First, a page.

PUTTING TOO MUCH WEIGHT ON THE NEWS


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NEWS AS A PERSONAL NARRATIVE

For most of us, reading the day’s news is one of the first things we do after awakening. We grab a cup of coffee and go online. Many of us also glean what’s happening from social media. In this way we attempt to construct a narrative that allows us to feel responsible and informed. We’re trying to act like adults.

We’re also trying to protect ourselves from being blind-sided by some new tragedy. Social pressure leads us to want to be among the group of those who have been informed about the latest developments. Otherwise we would seem like those poor souls who are out of the loop. The process begins in Junior High. You don’t want to be caught dead not knowing about the latest trends in fashion and music.

The “legitimate” news sites all cover the same ten or fifteen stories of that day. They are considered legitimate because somebody gets paid to research and write the articles. They attempt to provide “balance,” whatever that is. On the other hand, Social Media is a hall of mirrors, a closed system which seems open to its users but is really the best example of confirmation bias in action anyone has ever devised. Instead of being a forum for discourse, it’s a pep rally. Hooray for our side. Your “friends” read your posts and you read theirs. You share and like memes which are created by others. In this way you act like boys trading baseball cards at the playground. It’s a form of self-expression based on identifying with something bigger than you.

In Playwriting, they suggest that if a fact is presented in the first act, it must matter by the final act. We have all seen plenty of movies and TV shows, and we’re hip to foreshadowing. We know how to infer causality. We can even imagine reverse engineering plots in order to make a neat story with a tidy ending. What we can’t comfortably deal with is unscripted reality. So we imagine meaning where there is none.

We become irritated by news that doesn’t suggest a plot or a probable outcome. If we can’t tell the good guys from the bad, or get an emotional release from the climax, what’s the point in consuming this entertainment called “news?”

There are computer programs that help struggling authors write by suggesting the elements of creative writing. Plot twists, character traits, motivations, climaxes, resolutions. They are like those programs that help you do your taxes by asking your questions about your financial affairs.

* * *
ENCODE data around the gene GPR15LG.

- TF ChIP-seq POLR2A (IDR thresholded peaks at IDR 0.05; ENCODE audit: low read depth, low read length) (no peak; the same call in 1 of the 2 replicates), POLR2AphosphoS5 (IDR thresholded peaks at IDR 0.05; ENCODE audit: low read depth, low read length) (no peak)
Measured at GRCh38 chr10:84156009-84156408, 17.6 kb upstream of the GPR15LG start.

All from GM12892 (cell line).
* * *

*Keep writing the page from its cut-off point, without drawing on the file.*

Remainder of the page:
We use these programs and forums in order to make sense of today’s world and because we’re lazy. Thinking and writing are hard.

At least lately, there is a palpable sense among most of my social media “friends” that the world is on the brink of collapse. Hurricanes, Global Warming, nuclear threats, an insane President, earthquakes, Planet X, solar storms, predictions about an imminent stock market collapse. People share a generalized fear that the world is out of kilter and wobbling uncontrollably.

I, however, think that this is normal for the conditions we’ve created. 24/7 news access and the ability to comment on it via social media have made Nervous Nellies of us all. When I was young, my family watched Huntley and Brinkley in the evening, after supper. The dishes washed and put away, the children in their pajamas, we would cluster in front of the TV and watch sober, middle-aged white men tell us what was happening, often in somber tones. Walter Cronkite was grandpa, providing assurance that all was under control, and that tomorrow would be no crazier than today had been. But now, those avuncular guys are gone. Now, we’re on our own.

Oh sure we have some assistance in selecting which memes we will like or share. We have Fox and Friends or NPR depending on our political bent, but the main stories of the day have been agreed upon by all the legitimate news sources, and it’s only up to us to judge their importance and their concordance with our beliefs. Is today the day I believe I should quite my job, cash out and run away? My general sense is that things are out of control and getting worse every day. Can I hang on much longer?

I think the reason we have the arrogance to construct these narratives is because we feel we have been abandoned by the experts we used to trust to do this work for us. Nobody trusts politicians anymore. Anybody who wants to can start a YouTube channel for free and use his smart phone as a camera. Nobody wants to be Chicken Little, believing every rumor and running about clucking in terror. So we reluctantly construct a narrative that seems to embrace or at least explain the main news developments of today.

But we are often dogged by doubt. I forget, is ISIS real or a construct of Israel and the Saudis? Which events were false flags? Is President Trump a successful businessman or a mentally-ill loser? Should I be buying Bitcoins? Is it time to upgrade to a better phone?

No matter which decisions we make and which we postpone making, we will never feel safe or assured that we have not completely gotten it all wrong, because we’re relying on a self-constructed narrative with occasional input from a peanut gallery of social media “friends” who also have no clue. Whether you’re a teenage girl agonizing over which shampoo to buy or a retired geezer wondering whether to start ticking off the items of his bucket list, we’ll still be fraught with anxiety because that’s what this whole news/social media thing was designed to do in the first place.